I'd rather be cooking and eating than, for example, working.

A lot of people probably feel that way.

Like many of them, I instead spend hours upon hours each day plopped in front of a screen, smearing my ass into the shape of a chair, while I could be harvesting ingredients, hunting down recipes, making proper stock and planning ridiculous meals.

Fortunately, the miracle of the internet allows me to do virtually all of this when I am, in fact, supposed to be working. Of course, the virtual bit means the only thing I can smell is the faint musk of aging office cubicle partition, and the only thing I can taste is the bitter certainty of impending deadlines.

The sadness of this makes me wonder: How come, in all of those movies about the virtual reality future, people are always having hot virtual sex, but nobody is ever virtually sucking on suckling pig or forking up some fugu? I would totally eat some casu marzu—the mildly toxic Sardinian cheese that is consumed while full of live maggots—if I didn't actually have to eat it.

Despite the lack of physical titillation, my "iGoogle" page is a forest of little boxes that deliver daily recipes, the Twitter feeds of chefs both famous and obscure, luscious food photography (think National Geographic lion versus wildebeest but substitute apples versus pork loin) and other pleasant distractions that contribute to my generally low level of productivity. Some of them are persistently maddening, like the cheap wine recommendations that have never been under $30 per bottle. Others are vexing because they display recipes so ingenious I am forced to feel that I will never really comprehend food beyond, say, a fifth-grade level.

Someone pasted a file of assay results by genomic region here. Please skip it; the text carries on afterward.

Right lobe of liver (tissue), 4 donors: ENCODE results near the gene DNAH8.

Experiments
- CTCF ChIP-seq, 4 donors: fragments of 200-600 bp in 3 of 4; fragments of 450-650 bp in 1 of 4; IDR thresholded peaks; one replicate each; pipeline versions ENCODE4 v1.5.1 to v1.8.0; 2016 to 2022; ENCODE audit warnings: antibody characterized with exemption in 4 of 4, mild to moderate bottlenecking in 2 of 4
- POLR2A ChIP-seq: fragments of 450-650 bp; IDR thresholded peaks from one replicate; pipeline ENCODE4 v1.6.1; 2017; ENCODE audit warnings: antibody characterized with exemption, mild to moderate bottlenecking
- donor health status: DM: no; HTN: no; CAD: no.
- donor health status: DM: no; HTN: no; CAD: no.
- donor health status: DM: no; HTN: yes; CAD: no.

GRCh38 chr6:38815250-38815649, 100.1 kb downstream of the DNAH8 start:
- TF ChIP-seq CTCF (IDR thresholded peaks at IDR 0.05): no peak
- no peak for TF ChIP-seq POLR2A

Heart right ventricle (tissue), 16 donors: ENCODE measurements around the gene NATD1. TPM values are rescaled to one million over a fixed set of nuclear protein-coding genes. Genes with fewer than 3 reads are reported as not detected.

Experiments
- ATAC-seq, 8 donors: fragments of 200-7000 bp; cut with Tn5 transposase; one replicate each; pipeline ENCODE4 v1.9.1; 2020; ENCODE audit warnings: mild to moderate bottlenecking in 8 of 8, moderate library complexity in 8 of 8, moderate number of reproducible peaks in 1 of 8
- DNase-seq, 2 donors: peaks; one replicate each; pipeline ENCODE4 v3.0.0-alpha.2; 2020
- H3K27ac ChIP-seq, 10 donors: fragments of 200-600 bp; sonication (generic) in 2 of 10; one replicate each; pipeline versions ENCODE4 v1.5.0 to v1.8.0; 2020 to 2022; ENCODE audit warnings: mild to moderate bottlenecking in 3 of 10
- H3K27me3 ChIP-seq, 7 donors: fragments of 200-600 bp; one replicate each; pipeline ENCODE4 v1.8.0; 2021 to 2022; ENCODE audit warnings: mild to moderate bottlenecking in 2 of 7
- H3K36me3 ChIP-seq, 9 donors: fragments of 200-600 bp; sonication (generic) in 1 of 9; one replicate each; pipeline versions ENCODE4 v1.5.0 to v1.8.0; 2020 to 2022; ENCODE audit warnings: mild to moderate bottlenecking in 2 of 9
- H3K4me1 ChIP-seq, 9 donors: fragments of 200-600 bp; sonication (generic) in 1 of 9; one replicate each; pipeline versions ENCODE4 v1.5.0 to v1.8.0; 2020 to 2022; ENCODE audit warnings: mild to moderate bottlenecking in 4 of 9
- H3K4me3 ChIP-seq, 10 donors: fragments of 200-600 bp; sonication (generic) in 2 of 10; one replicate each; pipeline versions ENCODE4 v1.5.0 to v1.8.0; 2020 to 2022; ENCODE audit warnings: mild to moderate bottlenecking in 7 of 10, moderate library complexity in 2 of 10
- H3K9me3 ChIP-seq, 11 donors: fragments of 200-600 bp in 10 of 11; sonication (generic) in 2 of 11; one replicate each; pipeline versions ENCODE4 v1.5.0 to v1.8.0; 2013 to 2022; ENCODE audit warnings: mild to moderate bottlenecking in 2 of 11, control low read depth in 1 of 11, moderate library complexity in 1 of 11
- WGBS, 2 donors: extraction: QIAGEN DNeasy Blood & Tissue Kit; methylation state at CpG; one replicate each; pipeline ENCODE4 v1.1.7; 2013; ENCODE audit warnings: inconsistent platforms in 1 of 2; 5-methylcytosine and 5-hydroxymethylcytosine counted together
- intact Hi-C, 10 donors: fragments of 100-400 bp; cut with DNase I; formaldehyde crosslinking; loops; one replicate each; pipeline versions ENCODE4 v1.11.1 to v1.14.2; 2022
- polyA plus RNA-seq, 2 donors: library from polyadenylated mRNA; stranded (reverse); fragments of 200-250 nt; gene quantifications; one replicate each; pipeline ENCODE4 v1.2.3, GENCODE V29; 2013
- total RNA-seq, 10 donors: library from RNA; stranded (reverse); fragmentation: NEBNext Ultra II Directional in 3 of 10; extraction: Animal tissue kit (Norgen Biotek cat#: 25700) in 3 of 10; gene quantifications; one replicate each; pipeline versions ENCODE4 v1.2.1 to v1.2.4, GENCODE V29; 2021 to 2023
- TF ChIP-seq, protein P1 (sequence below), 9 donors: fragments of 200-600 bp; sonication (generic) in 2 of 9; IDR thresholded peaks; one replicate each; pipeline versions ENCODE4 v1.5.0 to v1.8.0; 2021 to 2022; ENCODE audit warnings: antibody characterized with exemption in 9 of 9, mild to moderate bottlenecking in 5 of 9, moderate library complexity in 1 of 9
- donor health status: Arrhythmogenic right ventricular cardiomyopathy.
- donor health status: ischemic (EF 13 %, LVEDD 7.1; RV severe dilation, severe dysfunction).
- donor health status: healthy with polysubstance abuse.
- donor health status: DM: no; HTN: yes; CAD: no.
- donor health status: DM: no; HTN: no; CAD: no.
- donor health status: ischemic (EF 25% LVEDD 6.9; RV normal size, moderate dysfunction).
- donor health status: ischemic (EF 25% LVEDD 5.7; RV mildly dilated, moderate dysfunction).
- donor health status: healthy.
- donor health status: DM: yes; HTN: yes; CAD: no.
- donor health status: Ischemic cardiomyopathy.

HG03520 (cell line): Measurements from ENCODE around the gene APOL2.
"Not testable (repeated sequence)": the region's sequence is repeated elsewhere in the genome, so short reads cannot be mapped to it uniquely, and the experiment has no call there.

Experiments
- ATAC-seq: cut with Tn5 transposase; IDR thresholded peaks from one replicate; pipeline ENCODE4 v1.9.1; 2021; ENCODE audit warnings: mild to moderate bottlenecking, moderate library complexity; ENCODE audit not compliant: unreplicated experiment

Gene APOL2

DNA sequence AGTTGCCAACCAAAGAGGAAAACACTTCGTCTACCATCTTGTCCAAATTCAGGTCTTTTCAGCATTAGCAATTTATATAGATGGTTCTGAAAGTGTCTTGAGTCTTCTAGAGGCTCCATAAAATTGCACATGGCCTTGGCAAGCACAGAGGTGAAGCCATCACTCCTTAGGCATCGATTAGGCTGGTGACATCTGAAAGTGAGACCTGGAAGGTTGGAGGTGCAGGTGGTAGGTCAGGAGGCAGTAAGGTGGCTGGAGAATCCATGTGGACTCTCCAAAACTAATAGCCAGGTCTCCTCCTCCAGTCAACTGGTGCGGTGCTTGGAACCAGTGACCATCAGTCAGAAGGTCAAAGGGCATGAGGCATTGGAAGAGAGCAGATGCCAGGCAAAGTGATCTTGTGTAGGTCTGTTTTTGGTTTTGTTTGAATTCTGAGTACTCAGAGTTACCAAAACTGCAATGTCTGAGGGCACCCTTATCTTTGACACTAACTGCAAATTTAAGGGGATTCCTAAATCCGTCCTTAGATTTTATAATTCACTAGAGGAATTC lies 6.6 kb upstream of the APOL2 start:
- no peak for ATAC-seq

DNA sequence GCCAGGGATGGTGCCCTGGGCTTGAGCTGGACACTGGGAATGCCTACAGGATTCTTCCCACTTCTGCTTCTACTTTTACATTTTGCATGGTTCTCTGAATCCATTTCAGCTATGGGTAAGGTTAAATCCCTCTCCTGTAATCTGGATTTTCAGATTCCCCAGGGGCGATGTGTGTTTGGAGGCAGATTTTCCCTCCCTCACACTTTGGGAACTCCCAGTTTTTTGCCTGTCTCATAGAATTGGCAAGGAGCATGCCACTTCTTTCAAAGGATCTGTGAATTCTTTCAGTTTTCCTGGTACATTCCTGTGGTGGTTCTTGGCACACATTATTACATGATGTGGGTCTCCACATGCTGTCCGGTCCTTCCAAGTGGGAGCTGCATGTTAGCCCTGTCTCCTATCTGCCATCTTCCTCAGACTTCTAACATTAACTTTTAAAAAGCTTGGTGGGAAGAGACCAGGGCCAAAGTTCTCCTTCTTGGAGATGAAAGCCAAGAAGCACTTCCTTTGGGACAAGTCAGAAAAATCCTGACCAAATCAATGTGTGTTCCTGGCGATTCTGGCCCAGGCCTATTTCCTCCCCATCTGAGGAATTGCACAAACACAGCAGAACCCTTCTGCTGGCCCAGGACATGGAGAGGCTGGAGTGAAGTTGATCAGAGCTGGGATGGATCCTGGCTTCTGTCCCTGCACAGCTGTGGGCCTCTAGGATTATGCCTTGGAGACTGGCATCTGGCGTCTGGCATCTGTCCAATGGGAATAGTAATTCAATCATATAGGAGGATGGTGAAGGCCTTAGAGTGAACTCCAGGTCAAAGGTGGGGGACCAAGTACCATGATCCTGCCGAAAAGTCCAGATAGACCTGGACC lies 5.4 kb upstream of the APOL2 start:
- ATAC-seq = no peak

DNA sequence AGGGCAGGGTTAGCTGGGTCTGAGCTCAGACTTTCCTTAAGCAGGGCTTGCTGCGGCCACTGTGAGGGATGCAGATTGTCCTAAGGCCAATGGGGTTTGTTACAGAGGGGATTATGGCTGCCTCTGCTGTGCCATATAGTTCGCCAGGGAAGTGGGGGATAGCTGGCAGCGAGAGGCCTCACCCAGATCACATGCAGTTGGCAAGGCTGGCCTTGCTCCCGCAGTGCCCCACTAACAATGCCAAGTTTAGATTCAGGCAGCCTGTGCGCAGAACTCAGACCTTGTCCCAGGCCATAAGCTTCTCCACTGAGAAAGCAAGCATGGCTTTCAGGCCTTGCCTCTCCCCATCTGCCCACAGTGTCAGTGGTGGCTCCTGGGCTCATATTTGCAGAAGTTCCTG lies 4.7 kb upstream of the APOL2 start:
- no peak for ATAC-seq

Speaking of fifth grade, one so-called "utility" that I recently added is a tool from supercook.com that is intended to suggest recipes based on the ingredients I enter. The idea is that one can scope the leftovers and the jars at the back of the fridge and discover some delightful use for these otherwise ignored ingredients. Great for the slower children, I figure, and for me. I always end up with a lot of odd and additional items lingering around the holidays, so I concluded the utility would be a fun way to force myself to try some new things.

Immediately, however, I was disappointed. The first ingredient I entered was "goat" because I have about 30 pounds of it in the freezer. "We're sorry," I was informed, "But we've never heard of the ingredient 'goat.'" I eventually had better luck with the more literal "goat meat," but I had become jaded by internet recipe matches by then. With, I think, good reason.

Entering "grape jelly," "imitation crab" and "sour cream"—not that I have those ingredients or anything—netted a recipe for something called "eyeballs and poop."

About what you'd expect, I suppose.

But in order to make eyeballs and poop, at least the "food" version, one actually needs red seedless grapes—not grape jelly—and if you don't have 16 ounces of something called caramel apple dip, you're out of luck. Can I steal the flavor packet from a microwavable caramel-flavored popcorn? Supercook.com does not say.

More to the point, it only culls the internet for recipes that might kind of match the keywords entered. It does nothing to explain why one might combine ingredients in certain ways or how one thing complements the next. In other words, supercook.com actually inhibits, rather than expands, anything resembling a practical culinary education.

When staring at a pile of ingredients that make no real sense together, the best thing one can do is start handling, sniffing, snorting, chopping and cooking.

Because supercook.com proves that virtual cooking is the same as virtual sex: It really sucks.